Jane Goodall's Wild Chimpanzees. It took five challenging years to make a film about the chimpanzees of Tanzania's Gombe Stream National Park -- five years of Imax-camera-damaging humidity, early mornings and uncooperative primates. In the end, the footage of chimps shrieking, playing, leaping through the trees and picking nits is interesting, but was the large-format camera really necessary? The opening shots from a plane, capturing herds of zebra and wildebeest running across the green hills and savannahs of Africa, are awesome. But why project close-ups of hairy chimps (and their distended assholes) on the inside of a giant dome? Dramatic it ain't. Still, the material on Goodall's 40-year effort to understand these long-lived animals is inspiring, and it's interesting to see chimps' diverse personalities and complex jungle pecking order. When viewers are informed that 99 percent of the DNA of humans and chimps is identical and then the film shows the male chimps patrolling their "border" and killing every animal in a rival community, it explains a lot about human behavior. At the St. Louis Science Center's Omnimax Theatre until May 2. (Byron Kerman)

The Last Just Man. Steven Silver. Focuses on the reminiscences of Canadian General Romeo Dallaire, who led a small UN peacekeeping force into Rwanda in 1994. As the fragile peace between Hutu and Tutsis deteriorated, Dallaire maneuvered with courage, finesse and, soon, desperation to protect the Belgian soldiers (six were murdered) and the endangered Tutsis. Despite repeated requests from Dallaire, the UN's refusal for increased authority (for peace making versus peace keeping) or for critically needed additional support negated attempts to prevent genocide: 800,000 Tutsis grotesquely massacred within 100 days, most with machetes. Silver follows Dallaire's account chronologically, adding informative historical footage and contemporary interviews that indict UN and US inaction. Dallaire's continuing anguish over what he considers his failure (including two suicide attempts) is heartbreaking. In English and French with English subtitles. Screens at 7 p.m. Tuesday, February 25, in Webster University's Moore Auditorium. (Diane Carson)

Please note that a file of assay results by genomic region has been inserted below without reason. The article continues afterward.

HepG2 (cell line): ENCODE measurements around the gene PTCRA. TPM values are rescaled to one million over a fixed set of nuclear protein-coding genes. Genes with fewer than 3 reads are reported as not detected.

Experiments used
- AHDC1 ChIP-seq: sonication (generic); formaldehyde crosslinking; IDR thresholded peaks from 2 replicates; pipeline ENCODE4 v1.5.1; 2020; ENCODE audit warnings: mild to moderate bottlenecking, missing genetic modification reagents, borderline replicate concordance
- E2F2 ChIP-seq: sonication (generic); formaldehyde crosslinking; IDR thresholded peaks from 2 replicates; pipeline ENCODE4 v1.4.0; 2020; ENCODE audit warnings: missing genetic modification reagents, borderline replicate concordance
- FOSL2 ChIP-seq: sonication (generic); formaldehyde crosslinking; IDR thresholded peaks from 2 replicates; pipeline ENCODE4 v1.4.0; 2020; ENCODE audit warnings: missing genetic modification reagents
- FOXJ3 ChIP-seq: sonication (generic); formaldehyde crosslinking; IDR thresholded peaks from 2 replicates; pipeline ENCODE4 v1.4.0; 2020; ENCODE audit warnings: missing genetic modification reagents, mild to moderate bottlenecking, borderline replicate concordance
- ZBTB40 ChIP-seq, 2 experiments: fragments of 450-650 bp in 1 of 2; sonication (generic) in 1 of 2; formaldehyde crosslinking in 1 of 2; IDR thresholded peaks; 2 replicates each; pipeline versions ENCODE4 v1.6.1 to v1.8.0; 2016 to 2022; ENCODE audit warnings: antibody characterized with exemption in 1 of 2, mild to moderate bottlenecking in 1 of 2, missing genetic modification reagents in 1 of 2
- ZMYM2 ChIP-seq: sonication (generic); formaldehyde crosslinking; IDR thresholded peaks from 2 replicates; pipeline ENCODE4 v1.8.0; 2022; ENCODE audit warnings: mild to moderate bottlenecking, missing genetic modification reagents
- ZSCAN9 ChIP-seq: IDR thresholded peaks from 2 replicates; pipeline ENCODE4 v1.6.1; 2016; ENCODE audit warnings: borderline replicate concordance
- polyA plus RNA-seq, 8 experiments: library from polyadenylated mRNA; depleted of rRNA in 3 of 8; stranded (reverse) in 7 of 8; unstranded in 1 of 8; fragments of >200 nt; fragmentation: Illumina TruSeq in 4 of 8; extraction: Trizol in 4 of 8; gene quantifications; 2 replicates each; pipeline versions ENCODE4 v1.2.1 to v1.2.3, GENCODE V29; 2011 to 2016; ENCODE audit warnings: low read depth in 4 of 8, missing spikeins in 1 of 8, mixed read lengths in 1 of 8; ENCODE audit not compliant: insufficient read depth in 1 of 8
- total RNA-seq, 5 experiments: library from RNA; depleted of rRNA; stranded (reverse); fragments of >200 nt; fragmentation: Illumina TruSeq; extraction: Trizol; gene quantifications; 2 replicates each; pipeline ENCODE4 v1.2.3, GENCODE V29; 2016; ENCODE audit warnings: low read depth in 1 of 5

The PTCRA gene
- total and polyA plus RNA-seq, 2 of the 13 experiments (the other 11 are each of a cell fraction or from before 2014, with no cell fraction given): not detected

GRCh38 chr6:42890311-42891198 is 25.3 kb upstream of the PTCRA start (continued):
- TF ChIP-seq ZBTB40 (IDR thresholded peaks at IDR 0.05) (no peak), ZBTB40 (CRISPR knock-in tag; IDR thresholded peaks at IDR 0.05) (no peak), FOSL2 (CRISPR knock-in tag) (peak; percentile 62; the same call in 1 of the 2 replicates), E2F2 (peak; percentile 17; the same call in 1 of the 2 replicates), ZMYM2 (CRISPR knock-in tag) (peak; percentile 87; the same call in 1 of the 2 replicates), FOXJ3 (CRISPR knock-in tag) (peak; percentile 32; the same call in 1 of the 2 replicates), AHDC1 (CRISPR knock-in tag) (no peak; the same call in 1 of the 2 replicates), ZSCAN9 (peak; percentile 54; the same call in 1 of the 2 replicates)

Romance. Sergio Bianchi. Three people search for clues after the death of a left-wing intellectual and journalist who was working to expose international business corruption. In Portuguese with English subtitles. Screens at 7 p.m., Thursday, February 20, in Webster University's Moore Auditorium. NR

1
 
2
 
All
 
Next Page »
 
My Voice Nation Help
0 comments
 

Now Showing

Find capsule reviews, showtimes & tickets for all films in town.

Powered By VOICE Places

Box Office

Scores provided by Rotten Tomatoes

Join My Voice Nation for free stuff, film info & more!

Loading...